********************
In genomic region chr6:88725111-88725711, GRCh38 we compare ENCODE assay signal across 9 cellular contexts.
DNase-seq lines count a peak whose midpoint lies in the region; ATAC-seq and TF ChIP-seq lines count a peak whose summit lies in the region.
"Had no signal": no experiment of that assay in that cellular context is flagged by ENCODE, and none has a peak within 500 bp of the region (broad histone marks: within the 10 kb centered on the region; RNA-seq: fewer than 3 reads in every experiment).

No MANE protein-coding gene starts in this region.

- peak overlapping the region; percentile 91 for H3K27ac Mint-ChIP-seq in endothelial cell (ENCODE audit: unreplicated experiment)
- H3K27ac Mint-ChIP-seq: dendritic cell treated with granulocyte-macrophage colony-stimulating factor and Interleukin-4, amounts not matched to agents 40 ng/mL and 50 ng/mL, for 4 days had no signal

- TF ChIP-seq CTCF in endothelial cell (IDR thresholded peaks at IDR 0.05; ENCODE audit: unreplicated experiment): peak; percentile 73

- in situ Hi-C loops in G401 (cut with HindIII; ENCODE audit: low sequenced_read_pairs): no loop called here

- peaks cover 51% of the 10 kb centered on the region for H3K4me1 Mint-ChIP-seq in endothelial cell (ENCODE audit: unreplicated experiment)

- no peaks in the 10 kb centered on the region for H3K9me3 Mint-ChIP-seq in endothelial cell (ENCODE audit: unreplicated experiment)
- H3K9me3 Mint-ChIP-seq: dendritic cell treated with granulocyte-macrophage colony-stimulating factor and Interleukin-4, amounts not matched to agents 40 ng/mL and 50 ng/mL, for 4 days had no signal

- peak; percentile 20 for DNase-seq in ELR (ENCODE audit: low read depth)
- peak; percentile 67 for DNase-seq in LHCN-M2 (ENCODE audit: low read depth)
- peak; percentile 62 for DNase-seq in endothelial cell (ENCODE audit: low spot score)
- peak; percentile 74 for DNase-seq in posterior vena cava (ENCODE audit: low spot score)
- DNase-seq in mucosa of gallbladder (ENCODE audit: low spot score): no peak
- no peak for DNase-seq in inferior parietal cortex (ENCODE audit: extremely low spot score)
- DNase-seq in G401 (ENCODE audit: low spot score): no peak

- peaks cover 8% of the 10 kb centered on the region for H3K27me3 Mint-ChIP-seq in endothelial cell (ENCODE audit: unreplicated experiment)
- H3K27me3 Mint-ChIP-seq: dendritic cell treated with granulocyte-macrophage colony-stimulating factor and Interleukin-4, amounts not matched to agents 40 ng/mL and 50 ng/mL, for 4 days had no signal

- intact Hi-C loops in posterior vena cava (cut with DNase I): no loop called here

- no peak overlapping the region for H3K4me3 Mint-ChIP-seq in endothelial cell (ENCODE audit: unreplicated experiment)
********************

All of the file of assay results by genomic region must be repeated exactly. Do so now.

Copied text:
In genomic region chr6:88725111-88725711, GRCh38 we compare ENCODE assay signal across 9 cellular contexts.
DNase-seq lines count a peak whose midpoint lies in the region; ATAC-seq and TF ChIP-seq lines count a peak whose summit lies in the region.
"Had no signal": no experiment of that assay in that cellular context is flagged by ENCODE, and none has a peak within 500 bp of the region (broad histone marks: within the 10 kb centered on the region; RNA-seq: fewer than 3 reads in every experiment).

No MANE protein-coding gene starts in this region.

- peak overlapping the region; percentile 91 for H3K27ac Mint-ChIP-seq in endothelial cell (ENCODE audit: unreplicated experiment)
- H3K27ac Mint-ChIP-seq: dendritic cell treated with granulocyte-macrophage colony-stimulating factor and Interleukin-4, amounts not matched to agents 40 ng/mL and 50 ng/mL, for 4 days had no signal

- TF ChIP-seq CTCF in endothelial cell (IDR thresholded peaks at IDR 0.05; ENCODE audit: unreplicated experiment): peak; percentile 73

- in situ Hi-C loops in G401 (cut with HindIII; ENCODE audit: low sequenced_read_pairs): no loop called here

- peaks cover 51% of the 10 kb centered on the region for H3K4me1 Mint-ChIP-seq in endothelial cell (ENCODE audit: unreplicated experiment)

- no peaks in the 10 kb centered on the region for H3K9me3 Mint-ChIP-seq in endothelial cell (ENCODE audit: unreplicated experiment)
- H3K9me3 Mint-ChIP-seq: dendritic cell treated with granulocyte-macrophage colony-stimulating factor and Interleukin-4, amounts not matched to agents 40 ng/mL and 50 ng/mL, for 4 days had no signal

- peak; percentile 20 for DNase-seq in ELR (ENCODE audit: low read depth)
- peak; percentile 67 for DNase-seq in LHCN-M2 (ENCODE audit: low read depth)
- peak; percentile 62 for DNase-seq in endothelial cell (ENCODE audit: low spot score)
- peak; percentile 74 for DNase-seq in posterior vena cava (ENCODE audit: low spot score)
- DNase-seq in mucosa of gallbladder (ENCODE audit: low spot score): no peak
- no peak for DNase-seq in inferior parietal cortex (ENCODE audit: extremely low spot score)
- DNase-seq in G401 (ENCODE audit: low spot score): no peak

- peaks cover 8% of the 10 kb centered on the region for H3K27me3 Mint-ChIP-seq in endothelial cell (ENCODE audit: unreplicated experiment)
- H3K27me3 Mint-ChIP-seq: dendritic cell treated with granulocyte-macrophage colony-stimulating factor and Interleukin-4, amounts not matched to agents 40 ng/mL and 50 ng/mL, for 4 days had no signal

- intact Hi-C loops in posterior vena cava (cut with DNase I): no loop called here

- no peak overlapping the region for H3K4me3 Mint-ChIP-seq in endothelial cell (ENCODE audit: unreplicated experiment)